SOCHI, Russia (Reuters) - Russian President Vladimir Putin met Saudi Arabia’s defense minister on Sunday, in Moscow’s biggest attempt so far to reach out to enemies of Syria’s President Bashar al-Assad since Russia joined the conflict with air strikes.
Speaking after the meeting between Putin and Sheikh Mohammed bin Salman, a son of the Saudi king, Russian Foreign Minister Sergei Lavrov said both countries were willing to cooperate in Syria and wanted to prevent the formation of a “terrorist caliphate”.
“On both sides, as far as I can tell, there is an understanding that today’s meeting can advance our cooperation,” Lavrov said.
Russia’s intervention in Syria has infuriated Assad’s regional foes, including Saudi Arabia, who say Russian air strikes have been hitting rebel groups opposed to Assad, and not just the Islamic State fighters Moscow says it is targeting.
Lavrov acknowledged that Saudi Arabia had “concerns” about Russia’s aims but said it was targeting only extremists, including Islamic State and Jabhat al Nusra, a group linked to al Qaeda.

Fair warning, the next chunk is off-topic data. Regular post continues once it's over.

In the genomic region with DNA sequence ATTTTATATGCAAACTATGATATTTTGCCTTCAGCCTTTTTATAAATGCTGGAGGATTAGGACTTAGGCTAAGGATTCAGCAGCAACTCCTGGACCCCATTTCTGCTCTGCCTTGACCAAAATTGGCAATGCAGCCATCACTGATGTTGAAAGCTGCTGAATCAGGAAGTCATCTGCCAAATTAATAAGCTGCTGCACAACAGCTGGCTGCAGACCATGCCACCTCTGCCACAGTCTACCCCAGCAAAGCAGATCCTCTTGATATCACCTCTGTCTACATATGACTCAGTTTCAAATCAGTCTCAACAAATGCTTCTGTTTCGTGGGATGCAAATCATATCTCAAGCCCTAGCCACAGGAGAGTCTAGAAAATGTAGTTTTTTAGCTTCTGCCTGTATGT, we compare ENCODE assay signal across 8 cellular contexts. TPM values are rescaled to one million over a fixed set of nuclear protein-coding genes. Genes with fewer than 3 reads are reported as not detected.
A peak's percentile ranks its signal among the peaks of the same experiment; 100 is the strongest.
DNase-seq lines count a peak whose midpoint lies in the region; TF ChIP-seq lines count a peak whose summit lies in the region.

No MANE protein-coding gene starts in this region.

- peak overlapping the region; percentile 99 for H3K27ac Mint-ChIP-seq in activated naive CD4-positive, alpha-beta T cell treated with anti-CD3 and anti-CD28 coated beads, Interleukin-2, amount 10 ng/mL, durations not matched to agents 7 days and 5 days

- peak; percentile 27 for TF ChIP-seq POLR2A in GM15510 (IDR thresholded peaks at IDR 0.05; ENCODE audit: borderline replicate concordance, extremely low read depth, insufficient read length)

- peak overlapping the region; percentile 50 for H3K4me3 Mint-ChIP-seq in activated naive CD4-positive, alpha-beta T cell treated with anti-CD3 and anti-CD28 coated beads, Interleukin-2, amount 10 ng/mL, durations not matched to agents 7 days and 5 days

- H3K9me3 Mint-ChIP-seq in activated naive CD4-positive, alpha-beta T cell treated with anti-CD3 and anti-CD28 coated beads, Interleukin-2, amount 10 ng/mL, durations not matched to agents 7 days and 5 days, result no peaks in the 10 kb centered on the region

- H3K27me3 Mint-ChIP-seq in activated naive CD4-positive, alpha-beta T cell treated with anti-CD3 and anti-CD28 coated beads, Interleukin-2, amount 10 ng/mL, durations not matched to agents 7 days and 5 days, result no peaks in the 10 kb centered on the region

The Russian air strikes derailed a tentative detente between the two countries earlier this year, which aimed to smooth tensions over Syria and relations with Riyadh’s regional rival Iran.
“We expressed our concerns that these operations could be regarded as an alliance between Iran and Russia,” said Saudi Foreign Minister Adel al-Jubeir.
“But in the conversation, our Russian friends explained to us that the main aim is the fight with ISIS and terrorism,” he added, using an acronym for Islamic State.
Reporting by Vladimir Soldatkin in Sochi; Writing by Jack Stubbs; Editing by Peter Graff
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